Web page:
The thread pool and URL dispatch library used by Lightstreamer's iOS client library since v. 1.2
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README.md

Thread Pool library for iOS

The thread pool and URL dispatch library used by Lightstreamer's iOS client library since version 1.2.

What this library does

This code was originally written in 2012 to address a specific problem of the iOS SDK and runtime:

  • NSURLConnection on iOS had a limit of 4 concurrent connections to the same end-point. Above this limit, connections would simply timeout without even trying.

In the meantime, the NSURLConnection API has been replaced with the more configurable NSURLSession, but the problem is still there: a default NSURLSession on iOS has 4 as its maximum connections per host, and a request in excess will stil timeout. In theory, you could raise the HTTPMaximumConnectionsPerHost parameter, but official documentation states:

Additionally, depending on your connection to the Internet, a session may use a lower limit than the one you specify.

This library solves the problem by keeping the number of submitted URL requests under control for each end-point, ensuring that a request in excess is enqueued and not sent through the system. The library also offers methods to know in advance when a request is going to succeed or put on wait. Last but not least, the library enforces the timeout set in the URL request.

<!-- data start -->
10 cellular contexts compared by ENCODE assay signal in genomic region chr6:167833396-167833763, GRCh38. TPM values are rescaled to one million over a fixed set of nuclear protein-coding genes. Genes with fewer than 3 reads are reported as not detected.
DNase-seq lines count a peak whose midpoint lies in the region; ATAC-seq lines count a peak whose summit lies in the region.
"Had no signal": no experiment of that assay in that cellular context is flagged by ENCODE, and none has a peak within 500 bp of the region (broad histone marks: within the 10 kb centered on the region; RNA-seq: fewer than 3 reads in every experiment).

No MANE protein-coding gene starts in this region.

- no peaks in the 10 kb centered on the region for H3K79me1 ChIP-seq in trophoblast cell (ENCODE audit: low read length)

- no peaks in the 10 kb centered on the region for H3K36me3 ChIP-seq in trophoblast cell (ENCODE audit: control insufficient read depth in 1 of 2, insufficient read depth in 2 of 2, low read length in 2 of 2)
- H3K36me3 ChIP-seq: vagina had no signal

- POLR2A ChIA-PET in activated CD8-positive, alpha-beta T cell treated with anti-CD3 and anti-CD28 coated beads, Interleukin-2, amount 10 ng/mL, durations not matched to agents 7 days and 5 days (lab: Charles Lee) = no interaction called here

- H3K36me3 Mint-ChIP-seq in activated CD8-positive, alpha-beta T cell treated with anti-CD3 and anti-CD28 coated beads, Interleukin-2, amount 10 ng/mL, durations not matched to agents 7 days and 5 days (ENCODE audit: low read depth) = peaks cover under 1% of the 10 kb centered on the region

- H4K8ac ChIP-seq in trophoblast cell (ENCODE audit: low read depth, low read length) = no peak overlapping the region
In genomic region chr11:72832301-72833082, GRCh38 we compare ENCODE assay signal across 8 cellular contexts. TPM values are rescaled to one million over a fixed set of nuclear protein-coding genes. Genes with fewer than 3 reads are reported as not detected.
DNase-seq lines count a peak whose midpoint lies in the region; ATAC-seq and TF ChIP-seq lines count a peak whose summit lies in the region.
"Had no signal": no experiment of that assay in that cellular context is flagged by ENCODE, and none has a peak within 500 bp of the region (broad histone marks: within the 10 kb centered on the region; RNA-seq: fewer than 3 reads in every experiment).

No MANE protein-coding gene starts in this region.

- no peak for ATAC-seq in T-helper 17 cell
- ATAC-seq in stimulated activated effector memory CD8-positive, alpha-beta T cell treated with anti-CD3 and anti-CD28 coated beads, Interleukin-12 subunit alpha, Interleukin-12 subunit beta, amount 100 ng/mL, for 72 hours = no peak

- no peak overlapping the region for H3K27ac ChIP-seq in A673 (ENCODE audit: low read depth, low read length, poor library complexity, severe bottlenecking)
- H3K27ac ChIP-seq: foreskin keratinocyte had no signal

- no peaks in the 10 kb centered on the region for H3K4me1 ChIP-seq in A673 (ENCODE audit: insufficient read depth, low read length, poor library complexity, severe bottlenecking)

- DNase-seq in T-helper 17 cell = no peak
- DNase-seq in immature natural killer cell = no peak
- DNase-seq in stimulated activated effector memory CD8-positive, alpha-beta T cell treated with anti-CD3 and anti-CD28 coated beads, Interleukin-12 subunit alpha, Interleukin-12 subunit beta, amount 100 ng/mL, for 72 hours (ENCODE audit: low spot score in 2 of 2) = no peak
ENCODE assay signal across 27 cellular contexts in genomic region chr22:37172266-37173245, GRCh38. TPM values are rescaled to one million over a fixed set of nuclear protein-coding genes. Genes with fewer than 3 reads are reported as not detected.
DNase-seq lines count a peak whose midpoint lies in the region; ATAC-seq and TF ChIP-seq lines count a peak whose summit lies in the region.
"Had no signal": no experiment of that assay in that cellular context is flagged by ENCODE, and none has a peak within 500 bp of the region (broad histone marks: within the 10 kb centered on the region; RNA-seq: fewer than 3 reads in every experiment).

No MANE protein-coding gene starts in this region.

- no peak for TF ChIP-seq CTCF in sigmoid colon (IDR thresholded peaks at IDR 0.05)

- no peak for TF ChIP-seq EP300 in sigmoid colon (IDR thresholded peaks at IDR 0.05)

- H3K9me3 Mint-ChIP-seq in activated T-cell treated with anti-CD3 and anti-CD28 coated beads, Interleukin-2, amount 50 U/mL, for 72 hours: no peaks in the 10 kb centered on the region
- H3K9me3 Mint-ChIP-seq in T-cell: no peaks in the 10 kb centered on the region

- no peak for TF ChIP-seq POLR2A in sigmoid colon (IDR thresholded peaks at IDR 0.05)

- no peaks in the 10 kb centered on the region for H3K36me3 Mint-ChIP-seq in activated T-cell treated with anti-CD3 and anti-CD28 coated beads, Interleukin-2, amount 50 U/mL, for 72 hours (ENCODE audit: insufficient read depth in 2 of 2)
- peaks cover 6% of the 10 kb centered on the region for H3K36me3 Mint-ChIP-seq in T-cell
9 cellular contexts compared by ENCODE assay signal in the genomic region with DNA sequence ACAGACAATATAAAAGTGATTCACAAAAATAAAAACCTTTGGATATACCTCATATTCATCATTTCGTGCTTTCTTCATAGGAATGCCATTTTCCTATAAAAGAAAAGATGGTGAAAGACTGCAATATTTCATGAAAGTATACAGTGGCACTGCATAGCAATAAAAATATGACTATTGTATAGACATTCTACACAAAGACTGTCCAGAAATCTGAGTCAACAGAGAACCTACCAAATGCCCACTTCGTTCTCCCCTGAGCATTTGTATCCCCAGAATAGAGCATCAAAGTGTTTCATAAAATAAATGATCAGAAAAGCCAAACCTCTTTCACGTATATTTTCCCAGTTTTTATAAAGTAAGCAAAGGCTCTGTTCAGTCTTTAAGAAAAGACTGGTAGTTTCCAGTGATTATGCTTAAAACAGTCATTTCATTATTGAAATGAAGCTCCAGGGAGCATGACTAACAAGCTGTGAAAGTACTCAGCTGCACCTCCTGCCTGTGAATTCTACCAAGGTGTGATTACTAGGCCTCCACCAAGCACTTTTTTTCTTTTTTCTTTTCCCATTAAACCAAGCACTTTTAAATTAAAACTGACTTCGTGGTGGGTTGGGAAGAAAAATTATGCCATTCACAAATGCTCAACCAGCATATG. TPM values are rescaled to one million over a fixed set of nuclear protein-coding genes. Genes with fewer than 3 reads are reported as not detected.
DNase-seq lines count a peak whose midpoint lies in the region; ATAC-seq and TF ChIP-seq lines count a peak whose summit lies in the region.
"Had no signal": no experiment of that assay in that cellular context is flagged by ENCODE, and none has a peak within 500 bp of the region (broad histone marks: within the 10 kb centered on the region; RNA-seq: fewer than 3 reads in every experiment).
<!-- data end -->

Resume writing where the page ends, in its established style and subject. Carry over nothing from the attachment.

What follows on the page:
The original article that described the problem in available on Lightstreamer's blog:

What is included in this library:

  • LSURLDispatcher: a singleton class to keep the number of concurrent connections under control.

  • LSThreadPool: a fixed thread pool implementation with thread recycling and collection.

  • LSTimerThread: bonus class to run timed invocations without using the main thread.

  • LSLog: simple logging facility used internally by previous classes.

LSURLDispatcher

The LSURLDispatcher is a singleton and is able to automatically initialize itself. Use it to start an URL request toward and end-point in one of 3 possible ways:

  • Synschronous request: in this case, the dispatcher will download the request URL and deliver it as a NSData. If the end-point is already at its connection limit, the caller will wait until a connection is freed.